“I’m exhausted,” were the first words out of his mouth as he walked into the conference room. He wasn’t the first person this week to express this sentiment. In fact, if I am honest, I, too, am tired.
In the workplace, we have been asked to deal with changing environments due to the pandemic. We have been asked to do more with staffing shortages getting worse. We have been asked to meet increased demand for our products or services. And we are dealing with more life stress than usual.
It is no wonder we are all stressed.
Stress isn’t a bad thing. Stress evolved to heighten our senses and to help us make better decisions in the moment. However, chronic stress is a bad thing. It can lead to physical, mental, and emotional diseases. It can damage our relationships with our loved ones. It can reduce our productivity at work.
The World Health Organization has acknowledged that burnout is chronic workplace stress that hasn’t been well managed, characterized by feelings of physical, mental, and emotional exhaustion, decreased connection from one’s job, and reduced professional effectiveness. Does this sound like you?
Take our quick quiz to see if you have the symptoms of burnout.
What causes burnout in the workplace?
Many factors could cause burnout in the workplace, but let’s talk about how stress works before we get into that. According to the American Psychological Association, “Stress is a normal reaction to everyday pressure.” Stress is our body’s natural physical and mental response to a situation that we perceive to have personal significance or overwhelming to us. When our body and mind have continuous stress placed on it, either physical, mentally, or emotionally it causes us to use coping mechanisms to deal with it. In the short term, it may elevate our performance. In the long term, it causes burnout.
So, let’s look at the factors that might cause chronic stress in the workplace.
- Feel like you have little or no control over your work.
- Lack of being valued for your efforts at work.
- Dysfunctional workplace dynamics including racism, sexism, ageism, and disability, and religious discrimination.
- Doing boring work.
- Working in a high-pressure work environment.
- Working too much, without time for socializing.
- Not sleeping enough.
- Being a perfectionist. Nothing is good enough.
- The need to be always in situational control.
- Not willing to delegate.
- Holding yourself to high expectations.
Notice in this list that there are both outward pressures, like working in a high-paced environment, and inward pressures, like the need to be constantly in control at work. More often than not, stress comes from our perception of the situation (inward pressure) versus the actual situation (outward pressure).
So, what can we do to reduce the level of burnout in our workplace?
- Increase Stress Awareness: Even a low level of stress can cause us to tend towards burnout. If we do not recognize the signs of burnout within ourselves, it could lead to a cycle of ever-increasing stress.
- Improve Social Connections: According to HelpGuide, social connections are nature’s antidote to stress. The simple act of talking to a friend face to face can reduce stress and calm your nervous system down. Gallup maintains that the number one way to tell if someone is engaged in the workplace is to ask if they have a best friend at work. The more social connections we have, the greater our ability to handle stress. Even the simple act of volunteering our time for a cause dear to us can help reduce the amount of stress we are experiencing.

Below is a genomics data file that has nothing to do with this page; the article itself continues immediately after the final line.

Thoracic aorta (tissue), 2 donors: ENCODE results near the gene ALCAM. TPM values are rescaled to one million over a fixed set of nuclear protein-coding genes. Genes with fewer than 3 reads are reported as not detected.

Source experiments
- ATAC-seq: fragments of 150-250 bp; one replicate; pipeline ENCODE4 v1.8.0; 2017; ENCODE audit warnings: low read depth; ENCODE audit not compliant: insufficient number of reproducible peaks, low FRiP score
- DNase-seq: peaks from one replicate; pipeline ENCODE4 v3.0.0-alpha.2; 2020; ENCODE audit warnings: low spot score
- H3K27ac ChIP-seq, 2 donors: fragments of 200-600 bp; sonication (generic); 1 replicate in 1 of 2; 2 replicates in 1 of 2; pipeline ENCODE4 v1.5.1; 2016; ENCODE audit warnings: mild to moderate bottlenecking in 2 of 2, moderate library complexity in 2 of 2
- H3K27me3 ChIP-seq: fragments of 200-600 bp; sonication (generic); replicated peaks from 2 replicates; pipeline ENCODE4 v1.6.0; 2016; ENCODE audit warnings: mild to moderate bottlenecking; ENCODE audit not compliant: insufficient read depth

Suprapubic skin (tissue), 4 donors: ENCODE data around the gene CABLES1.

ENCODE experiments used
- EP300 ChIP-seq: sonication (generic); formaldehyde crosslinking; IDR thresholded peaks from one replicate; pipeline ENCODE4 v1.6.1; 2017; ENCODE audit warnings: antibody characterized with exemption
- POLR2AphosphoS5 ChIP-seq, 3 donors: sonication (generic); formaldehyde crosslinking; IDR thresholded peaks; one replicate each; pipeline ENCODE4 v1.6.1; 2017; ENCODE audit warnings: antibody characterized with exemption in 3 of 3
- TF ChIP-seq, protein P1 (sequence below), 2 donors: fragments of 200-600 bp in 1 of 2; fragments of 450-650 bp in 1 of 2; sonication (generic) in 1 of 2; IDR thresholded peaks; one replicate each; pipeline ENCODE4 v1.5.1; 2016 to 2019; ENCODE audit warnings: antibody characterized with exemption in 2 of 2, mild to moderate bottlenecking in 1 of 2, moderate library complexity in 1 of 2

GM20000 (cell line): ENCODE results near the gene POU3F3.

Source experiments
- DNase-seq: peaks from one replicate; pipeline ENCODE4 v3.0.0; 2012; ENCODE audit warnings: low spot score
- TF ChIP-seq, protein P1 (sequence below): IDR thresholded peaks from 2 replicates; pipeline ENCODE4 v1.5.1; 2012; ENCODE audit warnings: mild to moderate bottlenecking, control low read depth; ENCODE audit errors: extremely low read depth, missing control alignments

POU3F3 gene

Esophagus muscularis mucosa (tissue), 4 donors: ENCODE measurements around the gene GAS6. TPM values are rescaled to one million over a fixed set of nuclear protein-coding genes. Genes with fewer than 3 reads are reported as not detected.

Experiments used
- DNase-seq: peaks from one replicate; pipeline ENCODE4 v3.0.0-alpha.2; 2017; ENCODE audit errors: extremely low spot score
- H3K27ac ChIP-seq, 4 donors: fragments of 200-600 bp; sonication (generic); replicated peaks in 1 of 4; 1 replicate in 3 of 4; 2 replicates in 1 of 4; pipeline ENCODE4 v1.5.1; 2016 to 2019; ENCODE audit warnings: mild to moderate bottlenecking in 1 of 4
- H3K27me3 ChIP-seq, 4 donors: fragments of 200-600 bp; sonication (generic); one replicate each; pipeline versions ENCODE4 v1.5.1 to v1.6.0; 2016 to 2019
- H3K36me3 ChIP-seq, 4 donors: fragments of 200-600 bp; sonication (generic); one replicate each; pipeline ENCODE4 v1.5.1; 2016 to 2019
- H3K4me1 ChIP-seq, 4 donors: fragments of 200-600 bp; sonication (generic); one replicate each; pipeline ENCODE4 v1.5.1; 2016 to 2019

- Reframe Your Work: Have you lost sight of the purpose of your work? Why do you do what you do? When you work, who are you serving? When you ask these questions, you start to see the connection between the effort you put in and its impact on the community at large. Even if that community is your coworkers.
- Control Your Priorities: What is most important to you? What are your boundaries around how much effort you will put in, how long you will work, how perfect a project needs to be? Do not let work be your only focus.
- Chill Time: Humans can only productively work about six to seven hours a day. Spending time away allows your mind to refresh and build different neural pathways, which can help you in the long run.
- Exercise & Diet: Yep – exercise and diet help reduce stress. You know it, but sometimes you will forgo it to take care of work tasks. Taking care of your body and mind should be your number one priority.
- Mindfulness: The act of being more intentional with our thoughts and feelings is one of the best ways to understand the impact of stress on our minds and bodies. During mindfulness practice, you might be asked to do a deep breathing exercise. The purpose behind this is to help you stay calm and focused under the most stressful situations. If you don’t believe me, check out this article explaining why the #1 best military unit practices deep breathing.
Because I work with managers, supervisors, and team leads, I spend time helping them better deal with stress because I know that if they are calm, they will make better decisions when working with their teams. And if the leader of the group can see the benefit in reducing stress, then the whole team is more likely to work to reduce stress.
What are you doing to show your team the importance of reducing stress in the workplace?